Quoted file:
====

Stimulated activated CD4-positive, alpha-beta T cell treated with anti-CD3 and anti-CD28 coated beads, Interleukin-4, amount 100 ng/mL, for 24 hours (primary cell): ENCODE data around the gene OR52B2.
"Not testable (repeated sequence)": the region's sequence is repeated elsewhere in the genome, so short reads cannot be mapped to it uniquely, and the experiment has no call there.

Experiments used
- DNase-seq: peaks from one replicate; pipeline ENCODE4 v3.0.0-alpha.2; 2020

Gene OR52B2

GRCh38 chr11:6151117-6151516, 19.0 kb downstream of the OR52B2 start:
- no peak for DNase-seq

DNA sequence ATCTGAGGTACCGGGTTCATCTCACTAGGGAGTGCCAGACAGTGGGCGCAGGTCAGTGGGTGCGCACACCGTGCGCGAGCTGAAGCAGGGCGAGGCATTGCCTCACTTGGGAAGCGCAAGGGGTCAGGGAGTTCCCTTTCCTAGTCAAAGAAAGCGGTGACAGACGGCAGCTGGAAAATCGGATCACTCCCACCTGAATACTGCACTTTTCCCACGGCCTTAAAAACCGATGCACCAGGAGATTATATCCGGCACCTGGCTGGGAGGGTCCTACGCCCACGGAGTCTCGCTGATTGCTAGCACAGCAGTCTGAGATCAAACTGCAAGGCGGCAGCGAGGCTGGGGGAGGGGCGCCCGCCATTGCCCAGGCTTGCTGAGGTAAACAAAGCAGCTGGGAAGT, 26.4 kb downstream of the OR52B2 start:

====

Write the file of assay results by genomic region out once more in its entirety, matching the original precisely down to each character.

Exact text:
Stimulated activated CD4-positive, alpha-beta T cell treated with anti-CD3 and anti-CD28 coated beads, Interleukin-4, amount 100 ng/mL, for 24 hours (primary cell): ENCODE data around the gene OR52B2.
"Not testable (repeated sequence)": the region's sequence is repeated elsewhere in the genome, so short reads cannot be mapped to it uniquely, and the experiment has no call there.

Experiments used
- DNase-seq: peaks from one replicate; pipeline ENCODE4 v3.0.0-alpha.2; 2020

Gene OR52B2

GRCh38 chr11:6151117-6151516, 19.0 kb downstream of the OR52B2 start:
- no peak for DNase-seq

DNA sequence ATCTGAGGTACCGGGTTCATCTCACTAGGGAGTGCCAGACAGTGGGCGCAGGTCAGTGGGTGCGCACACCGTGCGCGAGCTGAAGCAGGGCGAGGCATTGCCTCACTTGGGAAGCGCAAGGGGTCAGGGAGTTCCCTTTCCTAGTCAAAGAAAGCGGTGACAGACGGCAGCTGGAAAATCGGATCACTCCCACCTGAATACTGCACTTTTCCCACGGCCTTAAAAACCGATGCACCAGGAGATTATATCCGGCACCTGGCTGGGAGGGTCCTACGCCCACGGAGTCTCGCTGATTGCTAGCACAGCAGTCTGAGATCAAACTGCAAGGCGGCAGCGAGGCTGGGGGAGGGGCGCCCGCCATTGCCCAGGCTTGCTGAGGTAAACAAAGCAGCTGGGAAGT, 26.4 kb downstream of the OR52B2 start: